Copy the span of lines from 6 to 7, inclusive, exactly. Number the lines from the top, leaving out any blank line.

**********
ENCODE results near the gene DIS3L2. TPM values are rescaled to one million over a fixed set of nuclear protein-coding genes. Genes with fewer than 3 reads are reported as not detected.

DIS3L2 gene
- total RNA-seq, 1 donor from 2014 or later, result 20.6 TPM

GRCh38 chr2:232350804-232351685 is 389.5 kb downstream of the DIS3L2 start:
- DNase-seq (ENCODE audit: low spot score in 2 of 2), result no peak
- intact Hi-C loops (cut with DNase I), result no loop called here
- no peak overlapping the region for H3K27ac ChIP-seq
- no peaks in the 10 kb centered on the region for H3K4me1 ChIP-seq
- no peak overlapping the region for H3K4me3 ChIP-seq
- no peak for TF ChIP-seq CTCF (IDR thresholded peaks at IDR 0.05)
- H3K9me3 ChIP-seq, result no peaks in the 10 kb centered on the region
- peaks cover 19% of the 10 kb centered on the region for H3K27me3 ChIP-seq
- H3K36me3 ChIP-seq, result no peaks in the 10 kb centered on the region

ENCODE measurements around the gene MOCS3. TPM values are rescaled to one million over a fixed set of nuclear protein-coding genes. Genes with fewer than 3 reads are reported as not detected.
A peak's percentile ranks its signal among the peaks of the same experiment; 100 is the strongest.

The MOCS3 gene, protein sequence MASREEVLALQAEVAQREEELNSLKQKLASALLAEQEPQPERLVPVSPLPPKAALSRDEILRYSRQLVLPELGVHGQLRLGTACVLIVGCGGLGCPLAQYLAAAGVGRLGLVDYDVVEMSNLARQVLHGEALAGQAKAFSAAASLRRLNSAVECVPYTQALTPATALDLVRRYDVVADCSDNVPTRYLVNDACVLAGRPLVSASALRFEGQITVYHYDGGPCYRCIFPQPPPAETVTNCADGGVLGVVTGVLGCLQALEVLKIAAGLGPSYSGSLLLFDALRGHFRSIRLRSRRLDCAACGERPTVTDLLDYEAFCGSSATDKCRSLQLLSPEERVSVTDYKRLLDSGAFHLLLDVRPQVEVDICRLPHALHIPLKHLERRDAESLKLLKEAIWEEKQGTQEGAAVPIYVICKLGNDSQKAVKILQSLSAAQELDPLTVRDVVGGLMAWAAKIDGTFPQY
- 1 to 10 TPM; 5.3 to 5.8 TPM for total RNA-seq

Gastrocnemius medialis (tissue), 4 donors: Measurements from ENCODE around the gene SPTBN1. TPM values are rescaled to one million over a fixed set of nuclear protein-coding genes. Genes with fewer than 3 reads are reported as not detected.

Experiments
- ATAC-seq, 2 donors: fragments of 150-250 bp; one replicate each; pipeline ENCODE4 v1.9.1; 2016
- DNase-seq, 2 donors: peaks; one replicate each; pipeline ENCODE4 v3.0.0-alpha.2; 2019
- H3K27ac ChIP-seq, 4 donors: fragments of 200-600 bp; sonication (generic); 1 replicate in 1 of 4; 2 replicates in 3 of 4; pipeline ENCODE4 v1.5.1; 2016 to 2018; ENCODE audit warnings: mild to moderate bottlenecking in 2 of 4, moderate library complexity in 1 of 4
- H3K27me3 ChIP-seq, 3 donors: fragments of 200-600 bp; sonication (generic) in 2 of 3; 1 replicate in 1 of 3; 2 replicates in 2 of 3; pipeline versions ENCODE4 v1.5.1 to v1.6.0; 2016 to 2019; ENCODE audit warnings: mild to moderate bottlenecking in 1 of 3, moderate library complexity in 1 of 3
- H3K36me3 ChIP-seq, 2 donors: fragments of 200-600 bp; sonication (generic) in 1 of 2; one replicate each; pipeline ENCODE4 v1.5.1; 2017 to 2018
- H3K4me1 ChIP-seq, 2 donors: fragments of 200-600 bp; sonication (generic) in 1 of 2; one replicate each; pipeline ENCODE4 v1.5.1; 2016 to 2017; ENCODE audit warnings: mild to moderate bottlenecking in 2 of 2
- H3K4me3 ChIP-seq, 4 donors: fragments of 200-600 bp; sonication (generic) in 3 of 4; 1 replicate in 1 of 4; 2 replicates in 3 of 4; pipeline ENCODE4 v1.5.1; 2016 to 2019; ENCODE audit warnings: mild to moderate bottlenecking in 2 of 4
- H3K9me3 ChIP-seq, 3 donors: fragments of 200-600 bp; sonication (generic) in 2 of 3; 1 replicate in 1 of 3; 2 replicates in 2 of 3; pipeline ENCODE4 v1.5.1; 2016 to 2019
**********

- intact Hi-C loops (cut with DNase I), result no loop called here
- no peak overlapping the region for H3K27ac ChIP-seq